Drug that could stop MS discovered

May 9 2011 at 09:24pm
By Fiona Macrae
Copy of st lab


Breakthrough: Scientists are hopeful that they ve found a way of stopping multiple sclerosis in its tracks

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Vitamin D linked to minimal MS risk - study

London - A drug that could stop multiple sclerosis in its tracks has been discovered by scientists.

In a major breakthrough in the battle against the devastating disease, researchers have pinpointed the chemical “driving force” behind MS.

Without it, the disease does not develop. And when it is mopped up, symptoms are greatly eased, even in brains already ravaged by the illness.

The results come from experiments on mice but the researchers say they are “quietly optimistic” that taking the same tack will help people with MS. The first trials on patients are pencilled in for later this year.

The debilitating condition affects 2.5 million people around the world, and can cause blindness and paralysis. Current drugs are not suitable for all and there is no cure.

The excitement centres on two studies published recently which show an immune system chemical called GM-CSF to be the “vital piece in the jigsaw” of MS.

In the healthy body, it is part of our defence against disease, attacking viruses and other invaders. But in MS, it triggers a series of reactions that culminate in “scavenger cells” destroying myelin - the fatty protective sheath around nerve fibres in the brain and spinal cord - which disrupts the transmission of messages from the brain.

When Swiss researcher Burkhard Becher gave an antibody that counters GM-CSF to mice with an MS-like condition, it greatly improved their health.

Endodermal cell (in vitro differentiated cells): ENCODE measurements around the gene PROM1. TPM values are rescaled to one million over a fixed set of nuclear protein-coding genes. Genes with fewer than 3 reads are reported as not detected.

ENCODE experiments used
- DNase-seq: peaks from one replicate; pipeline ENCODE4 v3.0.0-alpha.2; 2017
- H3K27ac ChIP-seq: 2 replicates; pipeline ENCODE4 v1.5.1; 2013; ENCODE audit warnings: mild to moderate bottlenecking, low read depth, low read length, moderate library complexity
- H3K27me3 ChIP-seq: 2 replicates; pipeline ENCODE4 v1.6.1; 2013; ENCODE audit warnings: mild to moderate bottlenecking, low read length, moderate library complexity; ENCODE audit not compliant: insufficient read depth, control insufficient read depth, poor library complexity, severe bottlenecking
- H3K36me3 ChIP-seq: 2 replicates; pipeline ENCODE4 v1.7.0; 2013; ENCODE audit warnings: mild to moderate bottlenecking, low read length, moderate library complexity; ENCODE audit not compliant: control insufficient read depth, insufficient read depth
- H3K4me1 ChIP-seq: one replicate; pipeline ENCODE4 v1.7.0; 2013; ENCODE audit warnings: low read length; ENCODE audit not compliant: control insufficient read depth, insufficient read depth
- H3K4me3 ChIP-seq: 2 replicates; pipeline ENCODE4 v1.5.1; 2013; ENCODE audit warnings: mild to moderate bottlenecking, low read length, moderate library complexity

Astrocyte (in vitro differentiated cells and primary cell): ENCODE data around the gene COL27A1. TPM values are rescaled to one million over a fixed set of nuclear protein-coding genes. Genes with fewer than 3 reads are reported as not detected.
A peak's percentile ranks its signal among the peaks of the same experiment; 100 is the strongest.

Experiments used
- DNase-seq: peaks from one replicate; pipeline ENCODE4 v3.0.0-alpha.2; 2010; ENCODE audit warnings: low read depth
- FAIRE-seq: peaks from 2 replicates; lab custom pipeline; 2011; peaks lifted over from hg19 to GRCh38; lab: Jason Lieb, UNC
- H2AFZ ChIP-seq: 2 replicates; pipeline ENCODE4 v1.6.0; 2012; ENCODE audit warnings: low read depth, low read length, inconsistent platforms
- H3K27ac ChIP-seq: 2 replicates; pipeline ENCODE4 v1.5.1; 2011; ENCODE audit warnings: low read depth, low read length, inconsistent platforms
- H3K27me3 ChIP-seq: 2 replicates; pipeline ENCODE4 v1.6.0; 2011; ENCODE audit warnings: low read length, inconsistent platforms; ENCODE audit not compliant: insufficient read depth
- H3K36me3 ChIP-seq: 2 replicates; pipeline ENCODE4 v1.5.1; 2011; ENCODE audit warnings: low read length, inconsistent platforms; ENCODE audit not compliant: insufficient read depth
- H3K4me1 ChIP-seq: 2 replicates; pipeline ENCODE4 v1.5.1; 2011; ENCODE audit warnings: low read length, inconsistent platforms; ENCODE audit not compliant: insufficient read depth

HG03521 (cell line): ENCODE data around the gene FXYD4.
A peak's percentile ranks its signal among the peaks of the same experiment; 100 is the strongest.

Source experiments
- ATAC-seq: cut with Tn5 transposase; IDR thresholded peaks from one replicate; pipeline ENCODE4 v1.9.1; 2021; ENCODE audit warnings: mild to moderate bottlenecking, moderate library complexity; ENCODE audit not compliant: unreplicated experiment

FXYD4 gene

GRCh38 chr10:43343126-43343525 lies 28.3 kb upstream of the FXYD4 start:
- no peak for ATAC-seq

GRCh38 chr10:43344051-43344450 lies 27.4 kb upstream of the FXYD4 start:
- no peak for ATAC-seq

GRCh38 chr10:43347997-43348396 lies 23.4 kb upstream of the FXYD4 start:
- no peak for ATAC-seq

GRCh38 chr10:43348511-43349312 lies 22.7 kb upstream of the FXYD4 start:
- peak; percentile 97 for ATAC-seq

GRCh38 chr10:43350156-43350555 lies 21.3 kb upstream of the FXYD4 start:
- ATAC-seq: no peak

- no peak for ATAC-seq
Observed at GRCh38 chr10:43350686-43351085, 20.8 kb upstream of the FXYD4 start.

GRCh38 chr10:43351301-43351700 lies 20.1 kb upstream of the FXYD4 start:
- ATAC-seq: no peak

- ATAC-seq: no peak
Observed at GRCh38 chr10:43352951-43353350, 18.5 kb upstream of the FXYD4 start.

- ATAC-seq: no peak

Professor Becher, of the University of Zurich, said: “It is relatively easy to stop mice from getting the disease, so we waited until they had the disease and were pretty sick. This is similar to the clinical situation - patients don’t go to the doctor because they think they might get MS, they go when they have MS.”

The drug was also given to mice whose disease was similar to the most common form of MS, in which relapses are followed by periods of remission. Here, mopping up the GM-CSF prevented any further relapses, the journal Nature Immunology reports.

Becher said: “We are extremely hopeful but whether this form of therapy will actually help MS patients remains to be seen. Quiet optimism is the way to go.

“I am not sure this is going to work in patients but, based on the mouse data, I believe GM-CSF is a good thing to target.”

A German firm, which has no connections to the professor, is already trying to use antibodies against the chemical to treat rheumatoid arthritis. It plans to start tests on MS patients at the end of this year.

It usually takes at least seven years from when a drug is first tried out on patients until it hits the market.

A second study, from Thomas Jefferson University in Philadelphia, also points the finger at GM-CSF.

Although the chemical was known to play a role in MS, its pivotal contribution was not understood until now.

“This is a very interesting development,” said Dr Doug Brown, of the MS Society in the UK. “It is early days and there is still a lot of work to be done before we fully understand what it means for people with MS, but it is satisfying to see that trials are already planned and we look forward to seeing how these progress.”

Mopping up excess GM-CSF may also help treat other conditions, including diabetes, it is hoped. – Daily Mail